Does your company require cash on hand for miscellaneous purchases? If so, accounting must be done to keep all of your cash received accounted for. To establish a petty cash fund, you will first write a check payable to Petty Cash fund, cash it and then place it in your petty cash fund box. To record it in your general ledger, you will do as follows:
Petty cash (debit)
The petty cashier makes payments out of the petty cash fund. When each payment is made, the person receiving the payment signs a Petty Cash Receipt which the petty cashier completes.The petty cash receipt shows specific information about the payment including:
- What the payment was for
- The date the payment was made
- The expense account to charge
- The amount paid out
- Who approved and received the payment
At all times, the total of all receipts plus the remaining cash should equal the total amount of the petty cash fund.
When replenishing the petty cash fund, you may have overages or shortages. If there are shortages, you will record it like an expense when you replenish the fund. A debit to cash over and short is made for the shortage and a credit to cash is made. If there is an overage, record it when you replenish the fund. A credit to cash over and short account is made for the overage, and a debit to cash.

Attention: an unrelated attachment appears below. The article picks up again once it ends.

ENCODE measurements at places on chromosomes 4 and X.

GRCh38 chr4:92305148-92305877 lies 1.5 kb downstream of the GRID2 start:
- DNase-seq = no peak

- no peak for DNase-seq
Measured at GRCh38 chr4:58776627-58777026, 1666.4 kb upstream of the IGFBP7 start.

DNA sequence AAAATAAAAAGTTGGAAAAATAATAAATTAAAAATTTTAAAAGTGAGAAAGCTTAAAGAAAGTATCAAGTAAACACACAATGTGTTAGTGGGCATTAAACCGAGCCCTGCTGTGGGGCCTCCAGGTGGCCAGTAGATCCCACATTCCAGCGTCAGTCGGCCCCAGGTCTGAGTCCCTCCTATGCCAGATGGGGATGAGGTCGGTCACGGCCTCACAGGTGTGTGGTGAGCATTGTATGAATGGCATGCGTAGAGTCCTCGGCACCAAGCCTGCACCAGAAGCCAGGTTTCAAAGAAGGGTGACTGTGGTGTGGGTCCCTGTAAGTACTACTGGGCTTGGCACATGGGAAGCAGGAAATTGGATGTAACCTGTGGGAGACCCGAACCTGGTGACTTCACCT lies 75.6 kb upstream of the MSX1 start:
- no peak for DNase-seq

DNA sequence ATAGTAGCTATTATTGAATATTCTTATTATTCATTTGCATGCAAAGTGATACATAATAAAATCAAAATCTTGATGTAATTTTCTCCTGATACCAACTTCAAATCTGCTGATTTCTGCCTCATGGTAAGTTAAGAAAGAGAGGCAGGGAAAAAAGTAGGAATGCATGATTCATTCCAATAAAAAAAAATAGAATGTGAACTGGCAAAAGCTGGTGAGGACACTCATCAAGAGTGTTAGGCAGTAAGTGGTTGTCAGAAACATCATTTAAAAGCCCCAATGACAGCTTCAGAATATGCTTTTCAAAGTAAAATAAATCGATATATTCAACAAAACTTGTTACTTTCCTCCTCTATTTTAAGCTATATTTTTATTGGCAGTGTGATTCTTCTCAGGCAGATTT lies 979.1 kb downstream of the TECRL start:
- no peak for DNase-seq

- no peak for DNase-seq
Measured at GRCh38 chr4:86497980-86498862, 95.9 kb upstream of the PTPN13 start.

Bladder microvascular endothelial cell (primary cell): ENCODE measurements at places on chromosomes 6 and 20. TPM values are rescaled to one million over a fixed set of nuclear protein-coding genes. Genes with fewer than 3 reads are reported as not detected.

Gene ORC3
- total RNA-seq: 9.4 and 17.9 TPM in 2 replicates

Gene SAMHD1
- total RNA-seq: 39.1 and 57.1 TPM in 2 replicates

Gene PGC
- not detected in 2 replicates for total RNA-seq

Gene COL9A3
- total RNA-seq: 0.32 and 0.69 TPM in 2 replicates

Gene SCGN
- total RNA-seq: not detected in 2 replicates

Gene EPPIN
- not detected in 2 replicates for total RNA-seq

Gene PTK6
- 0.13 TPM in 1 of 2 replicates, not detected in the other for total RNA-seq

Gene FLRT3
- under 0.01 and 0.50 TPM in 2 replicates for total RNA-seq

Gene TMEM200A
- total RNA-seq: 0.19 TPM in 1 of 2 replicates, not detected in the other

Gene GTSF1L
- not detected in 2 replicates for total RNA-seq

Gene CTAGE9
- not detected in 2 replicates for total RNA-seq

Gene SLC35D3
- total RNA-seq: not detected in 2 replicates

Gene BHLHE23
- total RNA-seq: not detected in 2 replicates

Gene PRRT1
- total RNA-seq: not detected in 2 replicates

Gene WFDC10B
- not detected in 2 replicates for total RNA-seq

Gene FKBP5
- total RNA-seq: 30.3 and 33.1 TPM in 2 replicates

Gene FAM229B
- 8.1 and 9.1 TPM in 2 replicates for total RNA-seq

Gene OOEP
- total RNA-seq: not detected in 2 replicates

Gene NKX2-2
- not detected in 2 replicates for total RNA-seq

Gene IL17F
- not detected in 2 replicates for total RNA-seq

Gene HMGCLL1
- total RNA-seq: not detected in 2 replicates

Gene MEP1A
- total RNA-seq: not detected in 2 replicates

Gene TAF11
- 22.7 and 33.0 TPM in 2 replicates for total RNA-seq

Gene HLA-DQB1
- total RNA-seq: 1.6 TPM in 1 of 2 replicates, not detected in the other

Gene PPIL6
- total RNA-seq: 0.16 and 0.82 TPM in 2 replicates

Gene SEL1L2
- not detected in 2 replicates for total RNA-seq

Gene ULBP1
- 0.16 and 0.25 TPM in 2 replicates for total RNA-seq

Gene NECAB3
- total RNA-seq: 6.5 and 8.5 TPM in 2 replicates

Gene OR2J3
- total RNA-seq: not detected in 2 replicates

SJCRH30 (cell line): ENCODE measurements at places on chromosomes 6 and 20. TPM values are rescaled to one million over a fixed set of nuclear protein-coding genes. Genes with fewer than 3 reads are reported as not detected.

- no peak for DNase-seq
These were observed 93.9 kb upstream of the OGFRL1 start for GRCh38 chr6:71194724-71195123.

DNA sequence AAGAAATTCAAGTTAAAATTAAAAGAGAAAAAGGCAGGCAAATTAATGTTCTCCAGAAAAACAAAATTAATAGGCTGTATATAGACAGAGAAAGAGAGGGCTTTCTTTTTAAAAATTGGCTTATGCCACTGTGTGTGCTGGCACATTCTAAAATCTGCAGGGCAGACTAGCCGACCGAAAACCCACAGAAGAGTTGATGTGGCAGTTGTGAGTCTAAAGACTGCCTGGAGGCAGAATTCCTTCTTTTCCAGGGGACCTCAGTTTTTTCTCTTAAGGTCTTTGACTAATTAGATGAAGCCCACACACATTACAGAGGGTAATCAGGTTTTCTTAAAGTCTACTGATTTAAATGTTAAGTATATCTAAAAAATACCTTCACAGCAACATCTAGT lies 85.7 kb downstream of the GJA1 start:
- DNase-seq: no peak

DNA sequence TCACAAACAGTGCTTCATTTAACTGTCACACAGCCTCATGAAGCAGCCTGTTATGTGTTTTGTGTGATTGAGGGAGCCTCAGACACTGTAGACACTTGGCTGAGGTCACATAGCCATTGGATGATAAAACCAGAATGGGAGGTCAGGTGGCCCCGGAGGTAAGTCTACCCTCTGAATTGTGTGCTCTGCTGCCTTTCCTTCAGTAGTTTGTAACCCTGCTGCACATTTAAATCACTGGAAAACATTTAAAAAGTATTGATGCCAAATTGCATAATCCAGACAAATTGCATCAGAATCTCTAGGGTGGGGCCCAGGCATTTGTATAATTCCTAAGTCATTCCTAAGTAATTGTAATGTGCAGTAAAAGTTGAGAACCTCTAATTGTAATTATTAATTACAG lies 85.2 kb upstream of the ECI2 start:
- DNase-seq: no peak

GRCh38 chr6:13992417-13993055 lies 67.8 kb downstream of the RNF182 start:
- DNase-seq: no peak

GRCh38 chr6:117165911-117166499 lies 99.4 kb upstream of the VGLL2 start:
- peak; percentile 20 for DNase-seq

Example: The petty cas fund normally has $ 75.00 in it. Sarah has receipts for $70.50 and ther is $3.50 cash left. She submits the report to the accountant who verifies the receipts and issues her a check for $71.50. Sarah replenishes the fund. The accountant records the replenishment in the general ledger:
Misc. expense $48.00
Transportation in $12.75
Delivery expense $5.00
Office expense $4.75
Cash over and short $1.00
Note here that to replenish the fund, $3.50 is required ($3.50 + $71.50).
In addition, you might sometimes need to increase or decrease the petty cash fund. This is done when you replenish the fund. The journal entry required for this is as follows (eg increase fund from $75.00 to $100.00)
Petty cash $25.00
Office expense $29.00
Delivery expense $25.00
Repairs expense $21.00
This is typically how you will work with a petty cash fund. It can be somewhat confusing, but when you are working with cash, each and every penny must be accounted for, otherwise there will be errors in your financial statements and your petty cash fund will be off. This method may not work for your company, but it gives a perspective of using care when working with cash.
Copyright Jeanine Pfeiffer